By Katina Handrinos
World AIDS Day is an international day dedicated to raising awareness for the AIDS epidemic. AIDS is a debilitating disease, and during the 1980s and 90s, both social and political responses to the epidemic brought the LGBTQ+ community together in activism. Lower School Spanish teacher, James Jer-Don, affectionately known by his students as Señor, participated in various AIDS protests and ACT UP meetings at the height of the epidemic in the United States. On December 1, World AIDS Day, I sat down with Señor Jer-Don to talk about his experience during the AIDS crisis.
Could you give some context of how old you were, where you were, and your feelings at the beginning of the AIDS crisis?
Nobody knows precisely when, but AIDS really came onto the radar in this country, probably in the early 80s. In 1982, I was a senior in high school, and I remember very, very distinctly reading in the newspaper about this mysterious gay cancer, and at the time it was being called GRIDS, which is gay-related immuno-defiency syndrome. I just remember, you know, I wasn’t out of the closet, but I knew who I was, and it was terrifying. I was negotiating my own anxieties about being gay in 1982, and then this disease appeared on the horizon, and it just scared me to death. After college, I spent every summer in New York City while I was working in Kentucky and, of course, being a 22-year-old gay guy, I met tons of gay men and then they just started dying. Suddenly, I was having the experience that people in their 80s have when their friends die, and there was just this overwhelming reality that we were dying as a community and nobody seemed to care. That was kind of my awakening, and I became really progressively more radicalized about it as I processed my grief, and I transformed my grief into rage. I think the lessons I learned then have made me the person I am now.
Did you participate in AIDS-related protests? What was that like for you?
I was never a leader in any of the protests, mostly because I was of course a guest, because in New York, I didn’t really live there, but I participated in die-ins; I participated in protests in New York City, and in DC, like in national protests. In New York, almost on every day of the week, there was some kind of activist protest or gathering, whether it was blockading something or protesting outside of pharmaceutical companies because they were stalling on releasing AIDS drugs, and when they did release them, they were basically toxic–and they were also charging ridiculous amounts. It was a death sentence to get [a] HIV-positive diagnosis early on. It started to change in the 90s when the first [drug] cocktails came along, and now, of course, people take one pill a day and go to the doctors twice a year to get T-cell count, and it’s like a manageable illness. But in 1984 or 1985, you knew you’d be dead by 1986. So it was really scary. Maybe naively in retrospect, but I really believed like, if we don’t protest, if we don’t shut things down, if we don’t make people feel our pain, we didn’t feel like anyone cared about our suffering.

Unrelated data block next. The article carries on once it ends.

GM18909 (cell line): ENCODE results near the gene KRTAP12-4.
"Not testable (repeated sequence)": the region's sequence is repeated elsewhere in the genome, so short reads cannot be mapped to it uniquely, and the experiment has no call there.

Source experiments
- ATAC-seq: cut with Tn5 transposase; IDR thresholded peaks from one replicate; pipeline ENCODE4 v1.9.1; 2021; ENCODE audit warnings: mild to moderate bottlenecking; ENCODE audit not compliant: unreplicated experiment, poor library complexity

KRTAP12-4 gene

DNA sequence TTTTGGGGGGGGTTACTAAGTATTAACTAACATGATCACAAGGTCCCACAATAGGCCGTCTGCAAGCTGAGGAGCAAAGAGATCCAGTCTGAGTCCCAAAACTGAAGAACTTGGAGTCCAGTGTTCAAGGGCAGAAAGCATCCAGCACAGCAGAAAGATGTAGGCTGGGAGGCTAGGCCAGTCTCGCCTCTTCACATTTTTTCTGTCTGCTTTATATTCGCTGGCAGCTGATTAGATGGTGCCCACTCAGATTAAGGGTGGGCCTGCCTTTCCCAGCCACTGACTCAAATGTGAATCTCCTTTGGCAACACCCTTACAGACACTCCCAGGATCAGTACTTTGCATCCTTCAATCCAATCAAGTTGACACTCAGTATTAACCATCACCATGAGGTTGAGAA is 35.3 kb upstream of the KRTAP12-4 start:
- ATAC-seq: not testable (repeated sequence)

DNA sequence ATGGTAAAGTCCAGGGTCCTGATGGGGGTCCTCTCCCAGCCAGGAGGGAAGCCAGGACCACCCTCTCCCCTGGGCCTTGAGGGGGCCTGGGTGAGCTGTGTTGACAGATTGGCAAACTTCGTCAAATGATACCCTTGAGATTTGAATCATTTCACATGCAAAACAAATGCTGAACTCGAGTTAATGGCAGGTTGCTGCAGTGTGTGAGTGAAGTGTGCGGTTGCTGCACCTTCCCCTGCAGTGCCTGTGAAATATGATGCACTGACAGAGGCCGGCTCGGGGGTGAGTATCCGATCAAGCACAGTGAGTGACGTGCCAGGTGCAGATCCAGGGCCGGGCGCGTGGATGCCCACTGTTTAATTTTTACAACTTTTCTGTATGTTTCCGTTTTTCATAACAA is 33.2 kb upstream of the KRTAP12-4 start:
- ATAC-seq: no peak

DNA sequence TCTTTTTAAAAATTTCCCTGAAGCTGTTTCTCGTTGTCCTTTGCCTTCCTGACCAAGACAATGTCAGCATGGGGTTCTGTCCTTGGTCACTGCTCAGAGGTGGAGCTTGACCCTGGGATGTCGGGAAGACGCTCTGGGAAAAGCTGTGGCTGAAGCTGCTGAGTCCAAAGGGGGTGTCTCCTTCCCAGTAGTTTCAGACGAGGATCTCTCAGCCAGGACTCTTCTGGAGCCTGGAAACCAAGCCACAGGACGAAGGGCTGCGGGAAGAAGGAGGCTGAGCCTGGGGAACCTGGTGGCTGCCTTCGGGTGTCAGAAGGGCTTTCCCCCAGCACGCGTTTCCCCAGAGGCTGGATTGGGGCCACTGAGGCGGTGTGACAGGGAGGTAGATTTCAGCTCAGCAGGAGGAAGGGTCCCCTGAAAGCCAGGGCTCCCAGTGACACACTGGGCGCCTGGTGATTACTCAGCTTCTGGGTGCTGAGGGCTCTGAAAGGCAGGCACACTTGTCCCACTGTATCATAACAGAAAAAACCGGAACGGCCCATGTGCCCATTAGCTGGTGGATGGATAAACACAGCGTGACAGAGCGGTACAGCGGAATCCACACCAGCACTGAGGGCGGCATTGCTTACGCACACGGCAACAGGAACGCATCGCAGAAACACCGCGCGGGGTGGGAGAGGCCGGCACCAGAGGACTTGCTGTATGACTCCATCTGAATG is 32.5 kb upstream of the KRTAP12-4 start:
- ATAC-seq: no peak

How did you feel about the government or president’s response to the crisis?
It was a disaster, and not just Reagan. Reagan was the worst, for a lot of reasons, one because he put his head in the sand about AIDS, and two because he had painted this picture of morning in America. His whole persona was, “Oh, it’s morning in America, we’re at a bright new future,” and I was like, “Well, am I not an American? Are my dozens and dozens of friends who died not American? The truth was, we weren’t considered really good Americans as gay men. Our culture has a lot of anxieties around sex and sexuality, so when a disease is associated with sexual behaviors, I think it’s easy to stigmatize it, instead of just saying it’s a disease like any other. Bush, with his compassionate conservatism, was nominally better, but really, he did nothing to expedite the release of the drugs. If you compare it to COVID, the COVID vaccines came remarkably fast, in scientific terms, and that’s because the government put hundreds of millions of dollars into developing a vaccine, because they cared about the people who were getting COVID. I don’t know where AIDS stood on the government’s checklist, but it wasn’t high. It was terrifying, and we were angry.
So what are you thinking now, 40 years later, about the AIDS crisis?
Here I am, 40 years on, during COVID, and I feel like suddenly the trauma of all that loss is present in my life. I was watching a show about AIDS, it was called “It’s a Sin,” and my husband and I were watching it, and we had to keep pausing it to cry because we had so much grief we had never let out. I first went to the AIDS quilt in DC, and I was paralyzed by the grief. Suddenly, all that rage was gone, and I was just standing there sobbing and sobbing, and this lesbian came over and hugged me, and we were crying together, total strangers, and it’s interesting how moving through that much loss that seemed so pointless made me feel that I was not an important player in the minds of powerful people, that I was disposable. That feeling really nested deep in me and surfaced during COVID.
I also think that I’m really aware of the fact that HIV isn’t over, and there [are] a lot of human beings suffering from that terrible disease. I don’t want AIDS to just be my 40-year-old memories; I want us to actually think of World AIDS Day with the focus shifting from New York City to Lagos or Dakar, because it’s still real in those places and it’s a measure of our compassion for human beings how much we still think of it as real instead of some event that happened to my Spanish teacher 40 years ago.